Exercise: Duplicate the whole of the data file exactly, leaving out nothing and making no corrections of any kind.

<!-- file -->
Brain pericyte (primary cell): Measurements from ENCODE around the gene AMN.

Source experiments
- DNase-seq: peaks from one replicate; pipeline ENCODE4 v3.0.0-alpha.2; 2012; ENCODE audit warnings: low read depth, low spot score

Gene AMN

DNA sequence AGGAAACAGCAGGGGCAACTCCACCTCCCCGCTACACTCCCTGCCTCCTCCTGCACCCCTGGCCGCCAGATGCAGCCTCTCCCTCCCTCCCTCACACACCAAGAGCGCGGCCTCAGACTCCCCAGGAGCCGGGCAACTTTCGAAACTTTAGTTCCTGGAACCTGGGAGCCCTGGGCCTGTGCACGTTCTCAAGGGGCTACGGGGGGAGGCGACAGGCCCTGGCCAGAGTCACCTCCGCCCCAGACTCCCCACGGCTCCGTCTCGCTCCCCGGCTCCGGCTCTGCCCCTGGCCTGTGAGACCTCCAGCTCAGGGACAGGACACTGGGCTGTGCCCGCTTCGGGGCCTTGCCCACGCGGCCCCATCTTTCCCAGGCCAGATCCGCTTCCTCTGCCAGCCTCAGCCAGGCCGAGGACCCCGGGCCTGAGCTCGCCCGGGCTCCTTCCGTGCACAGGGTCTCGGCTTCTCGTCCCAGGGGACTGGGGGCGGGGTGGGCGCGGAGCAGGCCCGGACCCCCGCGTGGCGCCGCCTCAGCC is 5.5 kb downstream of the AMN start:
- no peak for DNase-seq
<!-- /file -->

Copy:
Brain pericyte (primary cell): Measurements from ENCODE around the gene AMN.

Source experiments
- DNase-seq: peaks from one replicate; pipeline ENCODE4 v3.0.0-alpha.2; 2012; ENCODE audit warnings: low read depth, low spot score

Gene AMN

DNA sequence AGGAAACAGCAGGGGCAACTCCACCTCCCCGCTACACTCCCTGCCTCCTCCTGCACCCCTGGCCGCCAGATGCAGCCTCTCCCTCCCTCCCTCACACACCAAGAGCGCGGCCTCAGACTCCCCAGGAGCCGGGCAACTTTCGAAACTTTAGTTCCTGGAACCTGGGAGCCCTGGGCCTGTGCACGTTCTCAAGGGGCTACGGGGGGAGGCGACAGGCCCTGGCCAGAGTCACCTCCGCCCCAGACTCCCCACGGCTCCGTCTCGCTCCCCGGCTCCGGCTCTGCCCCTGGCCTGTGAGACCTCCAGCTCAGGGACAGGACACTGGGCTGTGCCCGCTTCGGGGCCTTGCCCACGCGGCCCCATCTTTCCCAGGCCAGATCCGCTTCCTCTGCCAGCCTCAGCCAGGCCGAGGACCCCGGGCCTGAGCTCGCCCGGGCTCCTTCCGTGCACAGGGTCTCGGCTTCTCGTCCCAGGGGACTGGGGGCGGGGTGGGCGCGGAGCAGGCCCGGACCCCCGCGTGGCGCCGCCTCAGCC is 5.5 kb downstream of the AMN start:
- no peak for DNase-seq